• Podcast comments are not a thing. Unless the podcaster connects with their audience on another platform or begs hard enough for reviews, they rarely get direct feedback. And unless the podcaster provides another platform for community, their audience does not have the opportunity to connect with each other. Each listener has an isolated experience, in a world that increasingly values shared experiences.

Podcasting is a place of constant innovation. Every other week it seems there’s a new podcast newsletter, a new podcast network, a new forum to connect podcasters to fans, a new app. But what we are creating is like an patchwork quilt with patches missing in the middle. We keep stitching on to the quilt, but the holes are still there, and getting bigger. This is what a comprehensive podcast platform should be doing:

  • Helping creators make money.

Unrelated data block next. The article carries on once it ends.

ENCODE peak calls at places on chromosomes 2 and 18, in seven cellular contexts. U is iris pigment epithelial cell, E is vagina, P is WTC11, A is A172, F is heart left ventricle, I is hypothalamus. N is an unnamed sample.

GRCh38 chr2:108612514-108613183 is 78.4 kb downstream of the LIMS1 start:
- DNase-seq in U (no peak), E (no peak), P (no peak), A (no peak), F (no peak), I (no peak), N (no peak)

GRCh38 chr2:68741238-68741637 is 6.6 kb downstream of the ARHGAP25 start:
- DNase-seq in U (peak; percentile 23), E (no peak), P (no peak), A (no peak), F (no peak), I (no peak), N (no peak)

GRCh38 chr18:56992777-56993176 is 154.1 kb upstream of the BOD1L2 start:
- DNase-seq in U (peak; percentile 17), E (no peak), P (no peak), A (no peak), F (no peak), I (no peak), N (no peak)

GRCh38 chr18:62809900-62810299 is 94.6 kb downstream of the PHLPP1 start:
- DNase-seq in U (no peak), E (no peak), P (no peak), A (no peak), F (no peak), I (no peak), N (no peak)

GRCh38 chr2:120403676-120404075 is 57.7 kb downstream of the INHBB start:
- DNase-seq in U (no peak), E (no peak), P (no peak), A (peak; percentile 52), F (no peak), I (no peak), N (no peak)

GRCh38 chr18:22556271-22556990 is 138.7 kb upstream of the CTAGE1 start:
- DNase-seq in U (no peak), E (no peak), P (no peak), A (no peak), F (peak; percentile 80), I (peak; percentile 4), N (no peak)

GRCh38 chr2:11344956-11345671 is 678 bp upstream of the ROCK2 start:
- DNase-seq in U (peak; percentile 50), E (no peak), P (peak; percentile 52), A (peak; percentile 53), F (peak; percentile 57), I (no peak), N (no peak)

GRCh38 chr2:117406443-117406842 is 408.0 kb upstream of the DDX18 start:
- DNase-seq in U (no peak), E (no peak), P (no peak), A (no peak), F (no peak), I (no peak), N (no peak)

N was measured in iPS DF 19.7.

• Providing actionable data.
  • Helping users discover new content.
  • Allowing creators and audiences to connect to each other.

Note: I know SoundCloud claimed the moniker “YouTube for audio,” but they’re still a long way from being the comprehensive provider that YouTube is for video.

I’m not an expert on the podcasting business, but I am a producer and recently launched the Tumble Podcast, a science podcast for kids. I’m also hungry for any and all articles, opinion, and discussion on the future of podcasting. I’m on Twitter at @_lindsayp — I would love to hear thoughts on this topic.



Lindsay Patterson

CEO of Tumble Media, producer & co-host of Tumble Science Podcast for Kids. Co-founder of Kids Listen, advocacy for kids podcasts. Parent.